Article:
Israel went out against the Philistines to battle—that is, to resist this new incursion.

Eben-ezer … Aphek—Aphek, which means "strength," is a name applied to any fort or fastness. There were several Apheks in Palestine; but the mention of Eben-ezer determines this "Aphek" to be in the south, among the mountains of Judah, near the western entrance of the pass of Beth-horon, and consequently on the borders of the Philistine territory. The first encounter at Aphek being unsuccessful, the Israelites determined to renew the engagement in better circumstances.

When they joined battle, Heb. when the battle was spread, i.e. when the two armies had drawn forth themselves into military order, and put themselves into the usual posture for fighting, and began to fight in their several places. And the Philistines put themselves in array against Israel,.... Prepared for battle, and put themselves in a posture for it; formed themselves in a line of battle, and so invited and challenged the Israelites to fight them:

and when they joined battle; engaged with each other, the Israelites doing the same, putting themselves in a proper form and posture for fighting; or "the battle was spread", or "spread itself" (b); that is, as the Targum, they that made war were spread; the soldiers were placed in order for battle, to the right and left, which took up on both sides a large space; though Abarbinel understands this in a very different sense, and takes the word to have the same signification as in Psalm 78:60, where it has the sense of forsaking; and so here the Israelites forsook the battle, and fled, which brought on their destruction, flight being, as the Jews say (c), the beginning of fall or ruin, as it follows:

Israel was smitten before the Philistines; they had the worst of it and were beaten:

and they slew of the army in the field about four thousand men; so many fell upon the spot, in the field.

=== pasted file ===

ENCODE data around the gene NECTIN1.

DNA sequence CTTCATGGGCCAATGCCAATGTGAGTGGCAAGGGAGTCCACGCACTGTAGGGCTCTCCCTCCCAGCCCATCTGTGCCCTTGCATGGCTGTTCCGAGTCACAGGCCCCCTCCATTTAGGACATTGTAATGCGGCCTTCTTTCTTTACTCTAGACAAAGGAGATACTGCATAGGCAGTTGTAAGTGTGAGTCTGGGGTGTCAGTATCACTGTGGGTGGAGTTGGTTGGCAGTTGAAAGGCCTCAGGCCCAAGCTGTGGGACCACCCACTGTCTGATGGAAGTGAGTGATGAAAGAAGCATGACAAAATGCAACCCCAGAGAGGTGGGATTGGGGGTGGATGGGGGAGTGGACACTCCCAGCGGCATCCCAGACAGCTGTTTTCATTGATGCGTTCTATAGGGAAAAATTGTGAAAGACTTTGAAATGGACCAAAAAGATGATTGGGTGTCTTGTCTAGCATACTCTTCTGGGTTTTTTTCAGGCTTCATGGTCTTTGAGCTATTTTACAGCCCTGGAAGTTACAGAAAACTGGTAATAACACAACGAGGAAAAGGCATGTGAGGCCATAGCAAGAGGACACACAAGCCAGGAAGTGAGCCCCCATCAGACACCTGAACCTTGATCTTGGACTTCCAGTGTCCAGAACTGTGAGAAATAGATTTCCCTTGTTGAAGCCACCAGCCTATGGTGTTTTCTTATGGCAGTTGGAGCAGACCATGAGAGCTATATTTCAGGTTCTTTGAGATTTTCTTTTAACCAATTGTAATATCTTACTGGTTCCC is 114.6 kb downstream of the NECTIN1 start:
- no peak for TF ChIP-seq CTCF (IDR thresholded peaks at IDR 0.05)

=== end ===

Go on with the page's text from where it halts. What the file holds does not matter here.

(b) "et diffusum est praelium", Pagninus, Montanus, Drusius. (c) Misn. Sotah, c. 8. sect. 6.

And the Philistines put themselves in array against Israel: and when they joined battle, Israel was smitten before the Philistines: and they slew of the army in the field about four thousand men.
EXEGETICAL (ORIGINAL LANGUAGES)
2. of the army] Rather, in the battle array, (Lat. in acie). In the first encounter the Israelites, though defeated with severe loss, were not put to flight, but retired to the camp (1 Samuel 4:3).Verse 2. - In the field means "in the open country." By a gradual change of language it now signifies cultivated ground, and even an enclosure, whereas in the A.V. it retains its old meaning of unenclosed and uncultivated land (see 2 Kings 4:39). When Samuel was called by Eli and asked concerning the divine revelation that he had received, he told him all the words, without concealing anything; whereupon Eli bowed in quiet resignation to the purpose of God: "It is the Lord; let Him do what seemeth Him good." Samuel's communication, however, simply confirmed to the aged Eli what God had already made known to him through a prophet, But his reply proves that, with all his weakness and criminal indulgence towards his wicked sons, Eli was thoroughly devoted to the Lord in his heart. And Samuel, on the other hand, through his unreserved and candid communication of the terribly solemn word of God with regard to the man, whom he certainly venerated with filial affection, not only as high priest, but also as his own parental guardian, proved himself to be a man possessing the courage and the power to proclaim the word of the Lord without fear to the people of Israel.